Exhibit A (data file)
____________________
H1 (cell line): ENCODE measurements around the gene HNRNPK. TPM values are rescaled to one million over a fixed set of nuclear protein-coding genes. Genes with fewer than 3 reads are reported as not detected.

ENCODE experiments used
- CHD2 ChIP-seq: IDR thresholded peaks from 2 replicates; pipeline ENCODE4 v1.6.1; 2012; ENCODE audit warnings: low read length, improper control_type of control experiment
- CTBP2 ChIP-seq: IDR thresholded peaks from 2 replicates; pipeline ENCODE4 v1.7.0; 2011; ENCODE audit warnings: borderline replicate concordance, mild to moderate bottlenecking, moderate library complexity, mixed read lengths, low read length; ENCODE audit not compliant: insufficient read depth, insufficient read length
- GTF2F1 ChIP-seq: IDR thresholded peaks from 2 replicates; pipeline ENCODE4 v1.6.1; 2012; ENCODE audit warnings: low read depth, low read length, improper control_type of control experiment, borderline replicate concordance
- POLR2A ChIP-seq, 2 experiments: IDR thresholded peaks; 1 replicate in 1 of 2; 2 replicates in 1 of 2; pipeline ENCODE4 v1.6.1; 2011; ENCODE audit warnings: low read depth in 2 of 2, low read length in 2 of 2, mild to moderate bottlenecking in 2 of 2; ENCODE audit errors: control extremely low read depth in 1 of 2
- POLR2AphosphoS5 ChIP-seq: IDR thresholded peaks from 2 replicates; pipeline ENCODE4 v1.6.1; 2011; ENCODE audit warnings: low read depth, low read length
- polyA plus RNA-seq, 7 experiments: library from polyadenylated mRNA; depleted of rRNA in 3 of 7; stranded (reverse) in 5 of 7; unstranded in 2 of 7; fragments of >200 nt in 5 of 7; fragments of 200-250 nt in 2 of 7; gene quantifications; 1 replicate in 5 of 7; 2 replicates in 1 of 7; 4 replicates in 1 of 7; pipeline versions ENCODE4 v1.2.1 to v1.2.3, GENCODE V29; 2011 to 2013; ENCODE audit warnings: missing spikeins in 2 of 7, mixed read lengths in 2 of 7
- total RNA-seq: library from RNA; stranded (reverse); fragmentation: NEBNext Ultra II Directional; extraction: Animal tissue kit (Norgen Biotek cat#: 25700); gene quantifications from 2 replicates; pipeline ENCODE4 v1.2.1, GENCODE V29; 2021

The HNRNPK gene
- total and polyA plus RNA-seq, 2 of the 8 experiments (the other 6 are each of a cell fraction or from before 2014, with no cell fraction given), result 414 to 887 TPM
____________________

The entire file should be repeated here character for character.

H1 (cell line): ENCODE measurements around the gene HNRNPK. TPM values are rescaled to one million over a fixed set of nuclear protein-coding genes. Genes with fewer than 3 reads are reported as not detected.

ENCODE experiments used
- CHD2 ChIP-seq: IDR thresholded peaks from 2 replicates; pipeline ENCODE4 v1.6.1; 2012; ENCODE audit warnings: low read length, improper control_type of control experiment
- CTBP2 ChIP-seq: IDR thresholded peaks from 2 replicates; pipeline ENCODE4 v1.7.0; 2011; ENCODE audit warnings: borderline replicate concordance, mild to moderate bottlenecking, moderate library complexity, mixed read lengths, low read length; ENCODE audit not compliant: insufficient read depth, insufficient read length
- GTF2F1 ChIP-seq: IDR thresholded peaks from 2 replicates; pipeline ENCODE4 v1.6.1; 2012; ENCODE audit warnings: low read depth, low read length, improper control_type of control experiment, borderline replicate concordance
- POLR2A ChIP-seq, 2 experiments: IDR thresholded peaks; 1 replicate in 1 of 2; 2 replicates in 1 of 2; pipeline ENCODE4 v1.6.1; 2011; ENCODE audit warnings: low read depth in 2 of 2, low read length in 2 of 2, mild to moderate bottlenecking in 2 of 2; ENCODE audit errors: control extremely low read depth in 1 of 2
- POLR2AphosphoS5 ChIP-seq: IDR thresholded peaks from 2 replicates; pipeline ENCODE4 v1.6.1; 2011; ENCODE audit warnings: low read depth, low read length
- polyA plus RNA-seq, 7 experiments: library from polyadenylated mRNA; depleted of rRNA in 3 of 7; stranded (reverse) in 5 of 7; unstranded in 2 of 7; fragments of >200 nt in 5 of 7; fragments of 200-250 nt in 2 of 7; gene quantifications; 1 replicate in 5 of 7; 2 replicates in 1 of 7; 4 replicates in 1 of 7; pipeline versions ENCODE4 v1.2.1 to v1.2.3, GENCODE V29; 2011 to 2013; ENCODE audit warnings: missing spikeins in 2 of 7, mixed read lengths in 2 of 7
- total RNA-seq: library from RNA; stranded (reverse); fragmentation: NEBNext Ultra II Directional; extraction: Animal tissue kit (Norgen Biotek cat#: 25700); gene quantifications from 2 replicates; pipeline ENCODE4 v1.2.1, GENCODE V29; 2021

The HNRNPK gene
- total and polyA plus RNA-seq, 2 of the 8 experiments (the other 6 are each of a cell fraction or from before 2014, with no cell fraction given), result 414 to 887 TPM